Sorority meal plans may lose flexibility

Sorority meal plans to return to less flexible model if women fail to swipe ID cards

Kelly Swanson

Meal flexibility across campus may be reduced for sorority women if most members continue to eat meals without swiping their university ID card, according to Director of Dining Services Michael Zanie.

“Less than thirty percent of the people that eat at the sorority houses are swiping for their meals,” Zanie said. “If things don’t improve in regards to swiping, meal exchange functionality could be turned off for sorority members.”

This year’s new meal plan allows for a greater range of flexibility for sorority members. Meal swipes can now be used at one of the six houses or at locations across campus such as D-Hall, Co-op and Hillel’s E. Café. In the past, members could only use meal swipes at the houses themselves.

“Upper division students now have the freedom to eat anywhere on campus and at times of their choosing,” Zanie said. “I strongly believe that the new meal plan scenario facilitates positive interactions between class years, genders, Greek and non-Greek affiliation, teams and so many others.”

Just as students are required to swipe for a meal at co-op, sorority members are expected to swipe their cards to pay for their meals at the sorority houses. However, many houses are recording extremely low numbers of swipes.

“I checked the swipe machine on Monday,” said Ryan Huffer, the sous chef at the Kappa Kappa Gamma House. “Only 35 people total had swiped for lunch and chapter dinner. I know that is just not correct.”

Zanie said kitchen staff members conduct head counts and plate counts for almost every meal and are seeing only about 30 percent of all sorority members swiping for their meals at the houses.

“People at The Marketplace are very diligent about swiping, even when someone isn’t there. Somehow that spirit goes away once you get up the hill,” Zanie said.

Revenue from meal plans is assigned to locations across campus based on which locations are frequented the most.

“All the money for meals is in a big university account and not a sorority specific account. Based on where the swipes happen, that is how we assign the revenue. Because we don’t know who is eating where we don’t really know how much money to attribute to sorority dining.”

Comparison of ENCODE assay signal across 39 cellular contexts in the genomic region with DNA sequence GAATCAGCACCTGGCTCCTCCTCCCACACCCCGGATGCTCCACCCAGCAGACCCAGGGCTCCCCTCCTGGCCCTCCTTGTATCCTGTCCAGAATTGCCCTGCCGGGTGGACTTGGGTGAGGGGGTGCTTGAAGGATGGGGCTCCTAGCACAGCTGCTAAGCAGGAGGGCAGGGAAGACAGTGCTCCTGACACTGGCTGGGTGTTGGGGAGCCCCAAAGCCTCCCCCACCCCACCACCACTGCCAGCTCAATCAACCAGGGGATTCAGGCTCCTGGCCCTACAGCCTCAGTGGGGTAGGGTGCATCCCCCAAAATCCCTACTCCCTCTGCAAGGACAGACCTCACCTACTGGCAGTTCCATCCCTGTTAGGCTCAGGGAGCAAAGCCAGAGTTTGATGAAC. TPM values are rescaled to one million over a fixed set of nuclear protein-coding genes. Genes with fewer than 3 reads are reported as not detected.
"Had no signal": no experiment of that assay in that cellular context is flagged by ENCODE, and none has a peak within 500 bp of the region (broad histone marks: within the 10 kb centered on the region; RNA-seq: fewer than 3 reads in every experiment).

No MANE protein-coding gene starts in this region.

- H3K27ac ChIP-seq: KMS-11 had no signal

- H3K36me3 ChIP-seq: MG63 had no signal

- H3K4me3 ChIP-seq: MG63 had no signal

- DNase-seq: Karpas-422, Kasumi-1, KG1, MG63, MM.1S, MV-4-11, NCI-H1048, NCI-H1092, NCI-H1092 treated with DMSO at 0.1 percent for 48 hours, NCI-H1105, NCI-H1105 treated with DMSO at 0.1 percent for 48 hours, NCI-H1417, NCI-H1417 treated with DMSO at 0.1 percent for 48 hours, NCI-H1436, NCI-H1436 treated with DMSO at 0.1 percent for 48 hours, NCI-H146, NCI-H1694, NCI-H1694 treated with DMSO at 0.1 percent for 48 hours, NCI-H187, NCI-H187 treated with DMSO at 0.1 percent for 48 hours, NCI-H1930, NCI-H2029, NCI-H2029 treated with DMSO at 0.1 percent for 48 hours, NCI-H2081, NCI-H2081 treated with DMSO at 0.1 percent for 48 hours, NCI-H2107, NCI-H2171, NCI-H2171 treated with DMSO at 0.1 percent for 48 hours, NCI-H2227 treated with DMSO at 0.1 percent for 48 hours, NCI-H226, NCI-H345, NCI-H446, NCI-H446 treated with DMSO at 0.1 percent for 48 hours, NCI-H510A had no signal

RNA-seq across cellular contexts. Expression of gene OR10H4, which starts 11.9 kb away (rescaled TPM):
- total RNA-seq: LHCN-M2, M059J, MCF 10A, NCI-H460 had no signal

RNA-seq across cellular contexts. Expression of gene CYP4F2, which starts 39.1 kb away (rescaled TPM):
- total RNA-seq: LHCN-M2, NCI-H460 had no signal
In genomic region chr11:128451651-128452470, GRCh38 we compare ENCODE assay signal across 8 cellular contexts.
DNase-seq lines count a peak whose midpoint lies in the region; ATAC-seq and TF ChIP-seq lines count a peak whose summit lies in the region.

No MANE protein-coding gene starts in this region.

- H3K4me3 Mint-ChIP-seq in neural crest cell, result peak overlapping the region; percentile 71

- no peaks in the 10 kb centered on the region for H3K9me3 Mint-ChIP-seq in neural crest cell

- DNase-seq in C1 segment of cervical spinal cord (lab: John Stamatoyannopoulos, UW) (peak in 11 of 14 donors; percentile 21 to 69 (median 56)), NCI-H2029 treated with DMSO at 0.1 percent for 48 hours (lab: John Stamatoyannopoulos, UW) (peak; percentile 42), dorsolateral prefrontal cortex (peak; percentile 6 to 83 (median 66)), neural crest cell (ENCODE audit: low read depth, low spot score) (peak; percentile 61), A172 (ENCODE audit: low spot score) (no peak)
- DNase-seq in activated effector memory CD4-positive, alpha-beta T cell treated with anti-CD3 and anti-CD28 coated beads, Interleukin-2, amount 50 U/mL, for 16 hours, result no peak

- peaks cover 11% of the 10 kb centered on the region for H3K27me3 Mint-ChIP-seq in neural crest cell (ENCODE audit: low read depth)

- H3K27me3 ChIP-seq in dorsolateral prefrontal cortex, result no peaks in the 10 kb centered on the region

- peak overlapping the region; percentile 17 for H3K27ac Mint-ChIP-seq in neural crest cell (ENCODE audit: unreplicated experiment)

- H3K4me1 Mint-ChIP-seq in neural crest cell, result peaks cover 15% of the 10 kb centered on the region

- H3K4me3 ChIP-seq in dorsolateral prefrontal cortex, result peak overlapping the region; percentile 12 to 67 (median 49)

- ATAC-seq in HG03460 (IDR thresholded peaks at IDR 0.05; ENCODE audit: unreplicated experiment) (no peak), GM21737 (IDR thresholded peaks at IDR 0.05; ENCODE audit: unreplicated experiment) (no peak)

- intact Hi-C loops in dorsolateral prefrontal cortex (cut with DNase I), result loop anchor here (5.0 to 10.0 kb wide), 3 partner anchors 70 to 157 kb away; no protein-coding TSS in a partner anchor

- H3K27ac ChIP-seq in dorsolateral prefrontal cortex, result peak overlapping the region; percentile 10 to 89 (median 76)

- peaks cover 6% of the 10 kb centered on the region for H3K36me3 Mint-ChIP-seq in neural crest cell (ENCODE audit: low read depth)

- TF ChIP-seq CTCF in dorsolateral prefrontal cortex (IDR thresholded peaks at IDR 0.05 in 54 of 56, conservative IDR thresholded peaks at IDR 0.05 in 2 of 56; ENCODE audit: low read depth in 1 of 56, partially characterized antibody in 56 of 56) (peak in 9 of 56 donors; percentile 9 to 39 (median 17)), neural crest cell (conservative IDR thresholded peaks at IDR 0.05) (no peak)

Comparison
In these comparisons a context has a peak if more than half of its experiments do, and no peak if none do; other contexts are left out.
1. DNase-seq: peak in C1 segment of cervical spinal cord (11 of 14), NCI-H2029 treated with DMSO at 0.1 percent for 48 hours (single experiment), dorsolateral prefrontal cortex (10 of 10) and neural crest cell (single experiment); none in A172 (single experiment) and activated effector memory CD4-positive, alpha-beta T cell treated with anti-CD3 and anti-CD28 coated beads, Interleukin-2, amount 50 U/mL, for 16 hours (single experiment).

According to Assistant Director of Dining Services Dwight Bitz, it is difficult to assign the correct amount of revenue to the sorority houses if many meals are left unaccounted for.

“Our food costs the first week were 292 percent over budget,” Bitz said. “The business office is only going to move the revenue based on these swipes.”

In addition to assigning revenue, recording swipes at the sorority houses also allows the kitchens to see which menu options are most popular.

“We want people to swipe at the house they think has the best food, or where they ate the most,” Huffer said. “Then we can begin tracking which meals are most popular and start re-vamping our menus.”

Sorority members are enjoying the flexibility of being able to use their meal swipes, as Co-op sales are booming, according to both Zanie and Huffer. However, this option could soon be taken away if accountability for meals does not increase for in-house dining.

“Accountability is a necessary counterpoint to the new privileges,” Zanie said. “I sincerely hope that a positive outcome can be reached without threatening to, or following through with a course of action such as removing meal exchange functionality.”

Zanie said Dining Services will continue to track the location of swiped meals for sorority women over the course of the fall semester. If numbers do not improve, members will return to the less flexible meal program of the past.

“The meals would only work at the sorority,” Zanie said. “I would hate to do it—it runs completely counter to our entire philosophy on what we want the campus dining culture to be. Marketplace, Cafe 77, E Café and Brief Stop would no longer take their meal exchanges in that scenario.”